February 21st, 2013
Wisdom isn’t always about winning: You can’t recreate the same success. But you can avoid the same mistakes.
Serial entrepreneur and all-around awesome guy Kyle Kesterson of Freak’n Genius wrote a great piece for GeekWire today about sharing true experiences with your startup peers. Not about “Killing it!” or “Everything’s awesome!” But truly sharing what’s happening with your company.
And perhaps more importantly truly sharing what’s happening with you, personally.
[W]e have all been inundated and overwhelmed, kept up late at night worried about crunching those dwindling numbers in the bank account, flustered and frustrated that communication has broken down with a co-founder. We have all hit some severe roadblocks that truly shows what kind of person you are in how you can recover from it. Hiding it or avoiding it doesn’t make the issues less real or you any better.
Why then do we put so much energy into wearing a plastic face, staring at another plastic face who could be experiencing, or who has experienced, the same exact issue? I’m guilty of this myself, but it’s time to stop. It’s killing us.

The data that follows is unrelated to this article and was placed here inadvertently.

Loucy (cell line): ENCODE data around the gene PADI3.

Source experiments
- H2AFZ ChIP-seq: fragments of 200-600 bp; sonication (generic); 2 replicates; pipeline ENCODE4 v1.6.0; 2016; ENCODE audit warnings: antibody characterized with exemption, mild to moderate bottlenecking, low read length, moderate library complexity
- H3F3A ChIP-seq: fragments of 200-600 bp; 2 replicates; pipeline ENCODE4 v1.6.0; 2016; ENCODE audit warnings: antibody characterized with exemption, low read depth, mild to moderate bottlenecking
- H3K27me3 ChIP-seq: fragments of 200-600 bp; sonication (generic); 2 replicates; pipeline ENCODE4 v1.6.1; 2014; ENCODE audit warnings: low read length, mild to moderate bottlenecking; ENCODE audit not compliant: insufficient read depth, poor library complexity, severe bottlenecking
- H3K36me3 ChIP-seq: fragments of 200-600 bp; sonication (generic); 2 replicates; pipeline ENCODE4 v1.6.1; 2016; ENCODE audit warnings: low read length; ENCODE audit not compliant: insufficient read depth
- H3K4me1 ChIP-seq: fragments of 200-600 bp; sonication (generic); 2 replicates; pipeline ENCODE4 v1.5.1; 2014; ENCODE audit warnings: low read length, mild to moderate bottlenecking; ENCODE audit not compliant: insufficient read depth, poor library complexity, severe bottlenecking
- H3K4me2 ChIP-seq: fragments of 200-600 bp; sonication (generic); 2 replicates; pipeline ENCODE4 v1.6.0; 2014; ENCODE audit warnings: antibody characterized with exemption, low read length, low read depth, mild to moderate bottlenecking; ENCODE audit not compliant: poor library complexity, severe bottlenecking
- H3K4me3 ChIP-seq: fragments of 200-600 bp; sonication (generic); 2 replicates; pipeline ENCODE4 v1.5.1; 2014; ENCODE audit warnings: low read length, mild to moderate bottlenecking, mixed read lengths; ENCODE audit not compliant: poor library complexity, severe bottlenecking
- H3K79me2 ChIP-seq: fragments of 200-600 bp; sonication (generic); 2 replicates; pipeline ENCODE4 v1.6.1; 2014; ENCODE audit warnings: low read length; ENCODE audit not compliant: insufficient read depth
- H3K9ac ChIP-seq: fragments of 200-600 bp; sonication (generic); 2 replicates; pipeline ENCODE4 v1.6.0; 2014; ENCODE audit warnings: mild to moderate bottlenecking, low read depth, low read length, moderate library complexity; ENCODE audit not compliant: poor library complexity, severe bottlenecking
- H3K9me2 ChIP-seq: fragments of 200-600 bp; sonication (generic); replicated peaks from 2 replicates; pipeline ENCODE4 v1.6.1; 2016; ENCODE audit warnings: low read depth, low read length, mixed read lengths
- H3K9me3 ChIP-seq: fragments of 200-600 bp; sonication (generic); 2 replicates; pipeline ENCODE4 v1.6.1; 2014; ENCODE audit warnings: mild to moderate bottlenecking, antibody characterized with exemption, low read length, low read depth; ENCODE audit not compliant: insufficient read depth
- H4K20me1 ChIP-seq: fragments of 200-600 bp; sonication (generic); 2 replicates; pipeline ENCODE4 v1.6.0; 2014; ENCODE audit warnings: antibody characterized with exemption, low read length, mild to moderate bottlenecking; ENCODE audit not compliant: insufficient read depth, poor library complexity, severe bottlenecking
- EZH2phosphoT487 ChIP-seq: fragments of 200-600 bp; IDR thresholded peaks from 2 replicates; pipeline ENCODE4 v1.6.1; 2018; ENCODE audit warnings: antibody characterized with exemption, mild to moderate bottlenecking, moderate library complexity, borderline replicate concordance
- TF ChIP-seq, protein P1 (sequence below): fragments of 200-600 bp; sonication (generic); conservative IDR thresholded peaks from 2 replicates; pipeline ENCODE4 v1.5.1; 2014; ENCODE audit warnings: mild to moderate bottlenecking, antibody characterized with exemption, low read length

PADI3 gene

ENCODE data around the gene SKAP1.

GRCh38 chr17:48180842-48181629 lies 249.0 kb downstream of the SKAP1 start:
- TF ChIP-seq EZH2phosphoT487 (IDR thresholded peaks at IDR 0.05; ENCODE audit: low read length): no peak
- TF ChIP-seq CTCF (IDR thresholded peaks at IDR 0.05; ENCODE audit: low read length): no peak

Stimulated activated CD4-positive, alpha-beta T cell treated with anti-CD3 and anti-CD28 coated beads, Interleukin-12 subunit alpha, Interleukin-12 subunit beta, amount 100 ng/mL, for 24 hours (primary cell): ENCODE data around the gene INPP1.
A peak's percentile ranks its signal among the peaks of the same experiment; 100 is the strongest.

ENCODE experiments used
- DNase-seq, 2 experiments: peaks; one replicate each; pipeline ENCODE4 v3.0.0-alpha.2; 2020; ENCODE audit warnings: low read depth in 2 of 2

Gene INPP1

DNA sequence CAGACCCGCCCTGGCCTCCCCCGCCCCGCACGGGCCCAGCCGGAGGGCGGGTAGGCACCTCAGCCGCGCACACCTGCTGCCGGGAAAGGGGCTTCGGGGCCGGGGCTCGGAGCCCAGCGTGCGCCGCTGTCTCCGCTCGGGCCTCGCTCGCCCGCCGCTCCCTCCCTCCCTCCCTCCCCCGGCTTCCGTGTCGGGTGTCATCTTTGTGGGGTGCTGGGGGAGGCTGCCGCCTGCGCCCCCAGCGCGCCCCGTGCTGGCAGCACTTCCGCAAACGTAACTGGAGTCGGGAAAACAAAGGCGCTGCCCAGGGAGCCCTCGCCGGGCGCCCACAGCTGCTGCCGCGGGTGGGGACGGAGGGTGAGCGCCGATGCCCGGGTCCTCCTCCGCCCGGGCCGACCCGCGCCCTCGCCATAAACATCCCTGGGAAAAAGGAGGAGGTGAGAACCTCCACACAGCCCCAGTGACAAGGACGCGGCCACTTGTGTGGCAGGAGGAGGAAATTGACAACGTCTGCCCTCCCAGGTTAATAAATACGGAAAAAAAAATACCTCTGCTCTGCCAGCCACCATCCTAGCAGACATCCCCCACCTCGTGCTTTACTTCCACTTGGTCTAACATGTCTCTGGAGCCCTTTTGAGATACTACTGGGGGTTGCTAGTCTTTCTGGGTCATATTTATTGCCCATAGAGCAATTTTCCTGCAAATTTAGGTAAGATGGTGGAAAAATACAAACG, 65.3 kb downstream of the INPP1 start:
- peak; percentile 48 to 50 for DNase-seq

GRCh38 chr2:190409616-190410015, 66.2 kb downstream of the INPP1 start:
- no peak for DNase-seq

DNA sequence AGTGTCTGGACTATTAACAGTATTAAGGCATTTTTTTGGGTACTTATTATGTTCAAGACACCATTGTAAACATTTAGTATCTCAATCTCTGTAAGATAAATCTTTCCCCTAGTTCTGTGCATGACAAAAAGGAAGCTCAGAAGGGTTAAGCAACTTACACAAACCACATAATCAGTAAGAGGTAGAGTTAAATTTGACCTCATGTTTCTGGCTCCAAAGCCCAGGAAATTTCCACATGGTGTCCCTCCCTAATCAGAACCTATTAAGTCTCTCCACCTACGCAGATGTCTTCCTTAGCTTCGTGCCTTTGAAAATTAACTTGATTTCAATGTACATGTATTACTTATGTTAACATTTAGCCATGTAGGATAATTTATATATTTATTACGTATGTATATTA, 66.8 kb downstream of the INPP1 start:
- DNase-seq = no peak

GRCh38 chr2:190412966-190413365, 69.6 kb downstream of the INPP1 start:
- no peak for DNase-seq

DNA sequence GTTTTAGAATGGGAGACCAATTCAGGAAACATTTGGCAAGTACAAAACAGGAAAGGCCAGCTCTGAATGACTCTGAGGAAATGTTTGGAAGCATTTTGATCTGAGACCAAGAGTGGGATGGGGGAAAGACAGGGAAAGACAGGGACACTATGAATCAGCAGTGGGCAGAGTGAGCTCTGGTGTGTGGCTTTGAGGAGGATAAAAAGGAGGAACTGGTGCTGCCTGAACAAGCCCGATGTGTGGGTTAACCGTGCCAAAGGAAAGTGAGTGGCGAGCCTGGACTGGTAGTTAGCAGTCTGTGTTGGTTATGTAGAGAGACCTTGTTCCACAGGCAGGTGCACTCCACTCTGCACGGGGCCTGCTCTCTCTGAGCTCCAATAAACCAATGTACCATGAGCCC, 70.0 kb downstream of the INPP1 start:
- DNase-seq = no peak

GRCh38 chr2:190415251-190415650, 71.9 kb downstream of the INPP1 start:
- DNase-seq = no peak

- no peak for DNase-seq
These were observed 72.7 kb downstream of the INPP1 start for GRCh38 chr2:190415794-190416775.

And it struck me that this was very close to something about which I’ve been trying to remind folks, be they mentors or startups or would-be entrepreneurs:
You can’t recreate the same success. But you can avoid the same mistakes.
Entrepreneurs love the war stories. To talk about how they battled against all odds to win. About how they managed to string things together and come out on top.
It’s part of the culture.
But fact of the matter is this: No matter how much planning went into that success—no matter how methodical and procedural it seemed—there were a ton of other factors at play that resulted in that success.
It could have been the market. It could have been the timing. It could have been, well, luck.
And while those stories are great and inspirational and all that. Sometimes, they’re simply not helpful.
You know what is helpful? Talking about naive decisions and stumbles and screw ups. Sharing awful fucking mistakes. And heartbreaking failures. They aren’t pretty. But to other entrepreneurs they are way more important than recounting the completely random lucky set of circumstances that landed you where you are today.
Because unlike that celebrated and yet unrepeatable path to success, avoiding those failures and mistakes can be critical to your peers.
Wisdom isn’t always about winning.